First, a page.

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YoungWon Koo wins Best Poster Award at International Bioprinting Congress 2015
YoungWon Koo wins Best Poster Award at International Bioprinting Congress 2015

In this study, PZT assists the 3D printing machine in order to reduce the shear stress in a nozzle via micro-scale vibration.
Enhanced Cell Viability in Bio-printing Process via Piezoelectric Transducer (PZT)-assisted 3D Printing Method
Enhanced Cell Viability in Bio-printing Process via Piezoelectric Transducer (PZT)-assisted 3D Printing Method
YoungWon Koo1, YongBok Kim1, Hyeongjin Lee1, SeungHyun Ahn1, Frederick Mun2, Seokho Kevin Cho3, GeunHyung Kim1
1Department of Bio-Mechatronic Eng., Sungkyunkwan University, Suwon, South Korea 2Department of Biological Science, Carnegie Mellon University, Pittsburgh, USA 3Okemos High School, Okemos, USA
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Poster Abstract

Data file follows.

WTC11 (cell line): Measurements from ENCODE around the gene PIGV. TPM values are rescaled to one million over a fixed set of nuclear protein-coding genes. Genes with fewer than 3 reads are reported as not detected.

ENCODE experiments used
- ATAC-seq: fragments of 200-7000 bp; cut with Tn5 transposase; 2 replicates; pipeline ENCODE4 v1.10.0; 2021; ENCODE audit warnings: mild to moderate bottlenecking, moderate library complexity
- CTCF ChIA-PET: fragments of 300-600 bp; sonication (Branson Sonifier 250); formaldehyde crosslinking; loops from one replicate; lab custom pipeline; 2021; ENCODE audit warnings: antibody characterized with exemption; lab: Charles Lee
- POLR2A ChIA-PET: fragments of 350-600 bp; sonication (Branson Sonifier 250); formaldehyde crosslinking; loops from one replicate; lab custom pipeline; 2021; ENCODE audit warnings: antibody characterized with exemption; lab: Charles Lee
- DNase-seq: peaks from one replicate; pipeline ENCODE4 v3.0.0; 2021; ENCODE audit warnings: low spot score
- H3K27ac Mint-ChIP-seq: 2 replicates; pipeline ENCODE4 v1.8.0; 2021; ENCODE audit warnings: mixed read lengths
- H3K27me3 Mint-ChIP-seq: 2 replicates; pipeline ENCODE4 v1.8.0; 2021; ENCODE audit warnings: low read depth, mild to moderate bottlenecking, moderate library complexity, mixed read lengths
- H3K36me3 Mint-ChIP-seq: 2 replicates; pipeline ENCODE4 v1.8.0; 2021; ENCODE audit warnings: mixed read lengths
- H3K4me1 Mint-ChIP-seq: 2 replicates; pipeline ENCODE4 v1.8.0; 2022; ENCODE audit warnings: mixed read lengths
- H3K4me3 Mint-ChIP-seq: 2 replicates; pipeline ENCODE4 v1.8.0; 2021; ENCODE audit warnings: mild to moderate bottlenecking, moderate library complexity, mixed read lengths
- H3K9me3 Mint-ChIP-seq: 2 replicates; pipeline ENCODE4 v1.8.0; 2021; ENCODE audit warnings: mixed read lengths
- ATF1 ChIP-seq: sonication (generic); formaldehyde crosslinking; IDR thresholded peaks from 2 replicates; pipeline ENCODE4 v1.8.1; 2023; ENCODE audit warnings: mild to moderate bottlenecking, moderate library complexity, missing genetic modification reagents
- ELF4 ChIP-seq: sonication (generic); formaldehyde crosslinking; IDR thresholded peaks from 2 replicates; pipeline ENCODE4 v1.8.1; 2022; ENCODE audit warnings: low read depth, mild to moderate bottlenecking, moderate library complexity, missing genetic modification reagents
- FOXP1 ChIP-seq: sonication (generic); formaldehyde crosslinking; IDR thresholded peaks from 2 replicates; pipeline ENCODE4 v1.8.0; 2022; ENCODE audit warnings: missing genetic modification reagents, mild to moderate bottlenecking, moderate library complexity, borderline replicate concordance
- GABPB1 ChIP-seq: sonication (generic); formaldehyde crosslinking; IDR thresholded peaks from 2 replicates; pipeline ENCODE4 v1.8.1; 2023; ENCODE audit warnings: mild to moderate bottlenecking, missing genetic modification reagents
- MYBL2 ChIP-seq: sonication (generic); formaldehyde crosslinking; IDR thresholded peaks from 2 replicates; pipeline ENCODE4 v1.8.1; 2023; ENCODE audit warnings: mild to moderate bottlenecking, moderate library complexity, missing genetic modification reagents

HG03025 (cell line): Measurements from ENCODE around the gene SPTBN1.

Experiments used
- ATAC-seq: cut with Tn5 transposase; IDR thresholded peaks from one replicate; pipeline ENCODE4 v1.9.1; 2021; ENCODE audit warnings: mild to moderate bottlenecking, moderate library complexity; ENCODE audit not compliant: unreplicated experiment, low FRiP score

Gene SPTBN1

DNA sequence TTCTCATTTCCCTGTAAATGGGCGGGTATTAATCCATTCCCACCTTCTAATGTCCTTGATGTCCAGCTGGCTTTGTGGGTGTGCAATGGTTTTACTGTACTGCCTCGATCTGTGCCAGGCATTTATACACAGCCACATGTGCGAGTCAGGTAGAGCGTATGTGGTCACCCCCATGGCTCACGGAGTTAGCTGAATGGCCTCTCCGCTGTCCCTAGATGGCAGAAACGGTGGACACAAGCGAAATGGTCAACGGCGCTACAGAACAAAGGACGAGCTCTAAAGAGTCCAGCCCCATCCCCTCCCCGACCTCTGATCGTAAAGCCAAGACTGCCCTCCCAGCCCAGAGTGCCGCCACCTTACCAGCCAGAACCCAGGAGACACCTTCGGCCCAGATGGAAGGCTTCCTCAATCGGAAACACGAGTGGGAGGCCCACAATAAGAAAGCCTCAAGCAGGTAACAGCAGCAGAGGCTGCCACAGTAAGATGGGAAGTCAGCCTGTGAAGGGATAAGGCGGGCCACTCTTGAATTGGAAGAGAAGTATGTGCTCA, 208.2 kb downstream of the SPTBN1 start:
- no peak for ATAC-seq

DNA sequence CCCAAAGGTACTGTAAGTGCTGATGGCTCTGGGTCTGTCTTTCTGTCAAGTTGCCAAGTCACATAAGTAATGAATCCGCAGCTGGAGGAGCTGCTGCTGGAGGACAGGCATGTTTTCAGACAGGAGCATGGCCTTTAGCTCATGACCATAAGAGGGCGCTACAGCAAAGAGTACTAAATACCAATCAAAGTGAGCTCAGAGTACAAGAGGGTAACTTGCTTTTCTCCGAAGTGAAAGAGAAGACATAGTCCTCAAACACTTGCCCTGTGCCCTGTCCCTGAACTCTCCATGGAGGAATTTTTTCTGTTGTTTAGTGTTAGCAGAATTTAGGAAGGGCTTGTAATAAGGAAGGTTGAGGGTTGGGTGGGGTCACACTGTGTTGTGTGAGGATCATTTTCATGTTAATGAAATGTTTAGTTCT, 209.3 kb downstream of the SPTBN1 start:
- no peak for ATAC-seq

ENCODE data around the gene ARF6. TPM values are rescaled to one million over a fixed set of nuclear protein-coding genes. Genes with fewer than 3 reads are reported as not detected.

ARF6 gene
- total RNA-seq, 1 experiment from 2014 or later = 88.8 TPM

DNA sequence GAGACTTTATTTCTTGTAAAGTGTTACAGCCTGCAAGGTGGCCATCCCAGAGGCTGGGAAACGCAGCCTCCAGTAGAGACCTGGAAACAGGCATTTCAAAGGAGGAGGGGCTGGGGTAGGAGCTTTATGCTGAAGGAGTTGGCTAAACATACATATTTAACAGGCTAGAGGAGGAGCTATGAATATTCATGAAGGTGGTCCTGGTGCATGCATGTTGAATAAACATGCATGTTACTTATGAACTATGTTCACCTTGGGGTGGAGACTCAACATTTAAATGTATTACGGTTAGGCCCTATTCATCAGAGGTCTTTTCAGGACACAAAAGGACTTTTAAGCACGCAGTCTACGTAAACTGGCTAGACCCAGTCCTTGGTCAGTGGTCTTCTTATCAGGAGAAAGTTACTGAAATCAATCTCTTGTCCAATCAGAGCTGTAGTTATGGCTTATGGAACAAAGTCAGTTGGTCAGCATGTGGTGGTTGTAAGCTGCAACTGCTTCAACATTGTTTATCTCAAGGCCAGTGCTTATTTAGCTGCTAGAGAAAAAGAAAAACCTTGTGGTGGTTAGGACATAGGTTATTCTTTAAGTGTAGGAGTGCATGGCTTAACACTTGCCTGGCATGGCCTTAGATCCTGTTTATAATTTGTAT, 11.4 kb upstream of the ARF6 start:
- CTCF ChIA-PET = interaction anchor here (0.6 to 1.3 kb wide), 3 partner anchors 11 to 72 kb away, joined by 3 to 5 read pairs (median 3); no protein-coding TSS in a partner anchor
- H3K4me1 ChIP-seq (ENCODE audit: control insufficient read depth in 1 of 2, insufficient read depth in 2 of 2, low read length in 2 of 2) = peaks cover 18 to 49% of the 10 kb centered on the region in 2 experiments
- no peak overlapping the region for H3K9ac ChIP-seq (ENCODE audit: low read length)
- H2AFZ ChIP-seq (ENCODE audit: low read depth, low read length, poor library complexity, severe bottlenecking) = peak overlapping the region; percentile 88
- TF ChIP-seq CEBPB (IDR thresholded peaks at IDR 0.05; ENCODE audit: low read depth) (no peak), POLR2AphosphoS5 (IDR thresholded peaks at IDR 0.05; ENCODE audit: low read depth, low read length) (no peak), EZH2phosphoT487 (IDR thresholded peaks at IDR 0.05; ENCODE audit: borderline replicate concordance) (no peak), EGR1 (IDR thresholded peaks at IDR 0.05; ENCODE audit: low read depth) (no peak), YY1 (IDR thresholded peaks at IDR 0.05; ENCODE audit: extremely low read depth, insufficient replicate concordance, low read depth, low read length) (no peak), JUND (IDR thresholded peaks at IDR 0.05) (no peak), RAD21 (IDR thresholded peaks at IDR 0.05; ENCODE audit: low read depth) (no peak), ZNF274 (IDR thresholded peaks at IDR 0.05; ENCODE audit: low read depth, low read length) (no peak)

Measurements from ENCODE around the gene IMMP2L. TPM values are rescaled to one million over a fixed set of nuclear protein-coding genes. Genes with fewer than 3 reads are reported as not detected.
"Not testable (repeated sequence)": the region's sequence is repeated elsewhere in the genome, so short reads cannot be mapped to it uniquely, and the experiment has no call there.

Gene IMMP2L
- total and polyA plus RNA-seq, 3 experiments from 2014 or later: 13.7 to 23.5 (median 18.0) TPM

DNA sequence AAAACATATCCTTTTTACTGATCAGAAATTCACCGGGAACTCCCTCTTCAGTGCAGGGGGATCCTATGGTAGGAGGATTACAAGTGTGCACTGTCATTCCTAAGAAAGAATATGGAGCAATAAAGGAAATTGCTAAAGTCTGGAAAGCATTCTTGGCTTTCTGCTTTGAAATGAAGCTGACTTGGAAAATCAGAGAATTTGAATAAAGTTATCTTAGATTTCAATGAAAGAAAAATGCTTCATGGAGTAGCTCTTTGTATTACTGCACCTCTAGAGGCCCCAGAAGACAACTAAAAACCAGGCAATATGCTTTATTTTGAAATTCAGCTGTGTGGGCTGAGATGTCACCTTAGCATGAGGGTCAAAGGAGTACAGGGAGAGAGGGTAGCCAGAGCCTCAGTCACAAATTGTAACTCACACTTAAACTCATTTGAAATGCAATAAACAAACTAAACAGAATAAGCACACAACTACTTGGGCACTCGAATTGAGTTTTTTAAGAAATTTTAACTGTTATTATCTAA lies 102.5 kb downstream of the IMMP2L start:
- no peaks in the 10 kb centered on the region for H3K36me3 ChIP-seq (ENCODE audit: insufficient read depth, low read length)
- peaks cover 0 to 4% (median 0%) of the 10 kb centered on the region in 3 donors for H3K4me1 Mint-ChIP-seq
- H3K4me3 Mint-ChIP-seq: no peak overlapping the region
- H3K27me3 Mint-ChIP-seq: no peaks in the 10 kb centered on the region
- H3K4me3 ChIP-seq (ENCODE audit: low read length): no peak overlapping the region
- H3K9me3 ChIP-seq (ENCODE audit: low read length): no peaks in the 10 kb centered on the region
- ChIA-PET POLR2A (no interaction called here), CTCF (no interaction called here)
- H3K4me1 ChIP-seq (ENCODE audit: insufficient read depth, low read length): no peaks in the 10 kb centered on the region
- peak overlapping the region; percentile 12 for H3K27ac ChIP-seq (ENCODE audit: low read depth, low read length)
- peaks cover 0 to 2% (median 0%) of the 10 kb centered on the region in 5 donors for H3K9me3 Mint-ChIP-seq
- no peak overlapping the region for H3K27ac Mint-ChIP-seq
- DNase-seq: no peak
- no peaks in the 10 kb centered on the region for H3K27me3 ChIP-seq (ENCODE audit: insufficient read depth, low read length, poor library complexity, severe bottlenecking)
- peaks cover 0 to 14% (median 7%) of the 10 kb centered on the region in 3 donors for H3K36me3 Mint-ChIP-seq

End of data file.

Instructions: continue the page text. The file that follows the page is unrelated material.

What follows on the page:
3D printing has been a widely used technology in various areas, which include manufacturing, art, engineering, and medicine, taking center stage under the international spotlight. Tissue engineering became one of the great applications of 3D printing for the fabrication of 3D medical tissues through bio-printing. 3D bio-printing can be divided into 3 big methods; inkjet, micro-extrusion, and laser-assisted bio-printing. Micro-extrusion method is an inexpensive and comparatively easy way to fabricate 3D structures, having drawbacks such as low cell viability and low printing speed on the other hand. In this work, advanced cell-laden structures have been constructed with higher cell viability when piezoelectric transducer (PZT) was applied to the micro-extrusion method to overcome its conventional demerits. Usual usage of PZT in bio-printing is to vibrate bio-ink in micro-scale for dropping the ink in inkjet method. In micro-extrusion method, however, the assisted PZT can enhance the printing efficiency by decreasing the shear stress in nozzles due to the PZT effect that lower the viscosity of the bio-ink via its micro-scale vibration. In this study, 3, 5, and 7 weight % of alginate cross-linked with 0.5 weight % of CaCl2 was printed with pressures 190, 340, and 440 kPa, respectively. The effectiveness of PZT was examined through the PZT frequency range 0 to 500Hz (0, 100, 200, and 500Hz). The in vitro biocompatibilities of the cell-laden structure were examined using osteoblast-like cells (MG63). Cell viability (live/dead) and MTT assay were assessed. As a result, PZT has effectiveness of the printability and cell viability in cell printing and this can be supplementation for low cell viability in high pressures, which is a demerit of the micro-extrusion method.

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